29 August 2016

Managing your home expenses

My Money Matters |

Not only did Eskom recently increase their electricity rates by 9.4% on the 1st of April, but the City of Johannesburg also hiked their prices by almost 7% on the 1st of July. With everything becoming more and more expensive – especially when you’re a new home owner – we know that it’s hard to balance your home expenses budget. That’s why we spoke to the head of product management at Absa Home Loans, Miguel Martins and asked him for some advice as to how one can go about managing your home expenses better.

Firstly, we have to talk about exactly what we mean when we mention home expenses. This is all the costs that relate to the upkeep and improvement of your property – it includes utility bills, monthly upkeep costs as well as repair and maintenance costs.

According to Martins it’s important to differentiate between the home expenses that freestanding home owners are liable for, and those of owners of apartments or units in security complexes.

“The levies in an apartment or complex environment tend to cover a lot of the building upkeep and maintenance costs. It would also include building insurance costs, where as the owner of a freestanding home, would have to pay all of these expenses separately.”

Now let’s take a closer look at these expenses.

  • Utility bills: These are compulsory monthly expenses that include water and electricity, rates and taxes, as well as sewage maintenance.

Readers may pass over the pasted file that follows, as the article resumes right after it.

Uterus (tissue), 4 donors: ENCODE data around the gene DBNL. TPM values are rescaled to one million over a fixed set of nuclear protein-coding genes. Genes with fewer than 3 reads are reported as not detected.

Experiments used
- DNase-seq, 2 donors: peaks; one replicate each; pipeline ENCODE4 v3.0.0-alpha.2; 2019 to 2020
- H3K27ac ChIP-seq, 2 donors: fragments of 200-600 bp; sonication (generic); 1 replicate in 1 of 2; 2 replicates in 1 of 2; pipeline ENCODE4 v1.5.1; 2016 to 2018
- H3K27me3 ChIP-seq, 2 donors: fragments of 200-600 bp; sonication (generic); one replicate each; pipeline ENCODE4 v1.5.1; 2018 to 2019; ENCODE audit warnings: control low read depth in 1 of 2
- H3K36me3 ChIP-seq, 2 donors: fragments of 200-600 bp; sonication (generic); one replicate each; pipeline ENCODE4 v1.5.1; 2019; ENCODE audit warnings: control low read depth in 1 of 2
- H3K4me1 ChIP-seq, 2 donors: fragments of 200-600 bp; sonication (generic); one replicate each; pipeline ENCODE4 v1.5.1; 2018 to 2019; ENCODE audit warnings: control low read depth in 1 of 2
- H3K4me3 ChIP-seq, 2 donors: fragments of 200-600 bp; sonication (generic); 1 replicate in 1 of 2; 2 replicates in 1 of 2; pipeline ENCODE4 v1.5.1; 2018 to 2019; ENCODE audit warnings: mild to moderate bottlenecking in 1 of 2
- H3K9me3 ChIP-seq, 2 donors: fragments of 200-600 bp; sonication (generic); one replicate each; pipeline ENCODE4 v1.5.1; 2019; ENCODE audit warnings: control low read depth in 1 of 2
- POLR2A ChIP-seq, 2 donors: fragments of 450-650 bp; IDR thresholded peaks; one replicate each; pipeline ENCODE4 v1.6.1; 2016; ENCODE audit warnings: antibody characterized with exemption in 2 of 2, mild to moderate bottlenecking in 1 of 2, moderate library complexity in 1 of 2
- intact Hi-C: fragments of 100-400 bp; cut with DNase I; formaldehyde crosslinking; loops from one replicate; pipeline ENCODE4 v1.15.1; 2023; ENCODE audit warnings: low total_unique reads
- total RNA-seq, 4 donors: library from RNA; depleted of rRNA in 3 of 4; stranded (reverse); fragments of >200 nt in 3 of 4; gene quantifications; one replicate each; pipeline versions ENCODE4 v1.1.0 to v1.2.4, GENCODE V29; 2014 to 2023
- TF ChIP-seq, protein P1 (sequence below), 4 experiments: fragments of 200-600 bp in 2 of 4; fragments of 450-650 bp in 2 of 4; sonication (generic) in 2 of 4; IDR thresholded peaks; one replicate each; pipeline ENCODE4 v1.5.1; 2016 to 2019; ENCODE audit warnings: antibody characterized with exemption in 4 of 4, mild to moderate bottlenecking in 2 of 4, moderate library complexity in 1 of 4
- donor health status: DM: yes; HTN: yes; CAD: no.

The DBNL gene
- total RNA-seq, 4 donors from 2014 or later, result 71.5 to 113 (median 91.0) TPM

• Repair and maintenance costs: According to Martins, people often forget to budget for maintenance costs, as you can’t always plan for it. It could come down to about R300 – R500 a month depending the age of the building among other factors. This includes fixing broken items in and around your home such as leaking roofs, broken gutters or cracked walls, as well as the services of plumbers and/or electricians.
  • Monthly lifestyle costs: These are the monthly services and expenses that aren’t always completely necessary, but play a part in bettering your living situation. This include expenses such as garden services, security, housekeeping, DStv and Wi-Fi.

“There are also long-term costs that need to be taken into consideration, such as repainting your house every few years, replacing carpets or tiles and other general improvements in and around your house to keep the value up.”

Martins also shared a few handy tips to help you change the way you look at your budget, and ultimately help you to better manage your home expenses:

  • Put together a monthly budget. Before you can manage your finances properly, you need to have a view of your incoming and outgoing cashflow, and knowledge of what you have left to save. Start off by taking time to review your bank statements.
  • Understand your monthly expenses. You need to differentiate between the costs you have little or no control over, such as rates and taxes, and which expenses you can immediately reduce if need be, like data costs on your Wi-Fi connection.
  • Always have a savings fund. Your home is your largest asset but if you don’t invest on its upkeep, it will ultimately decrease in value. Keep a savings fund available to replace and repair items in and around your home, to avoid letting it fall into disrepair.

“Property is an asset that will usually increase in value – don’t be afraid of the risks and expenses that come along with being a home owner, because as long as you do proper planning and stay on top of things, the rewards far outweigh the expenses.”

Disclaimer: The advice contained on this blog is for general purposes only and does not take into account individual circumstances, objectives or financial needs. Accordingly, readers are advised to seek appropriate advice from licensed professionals prior to making any investment, or taking up a financial product or service.

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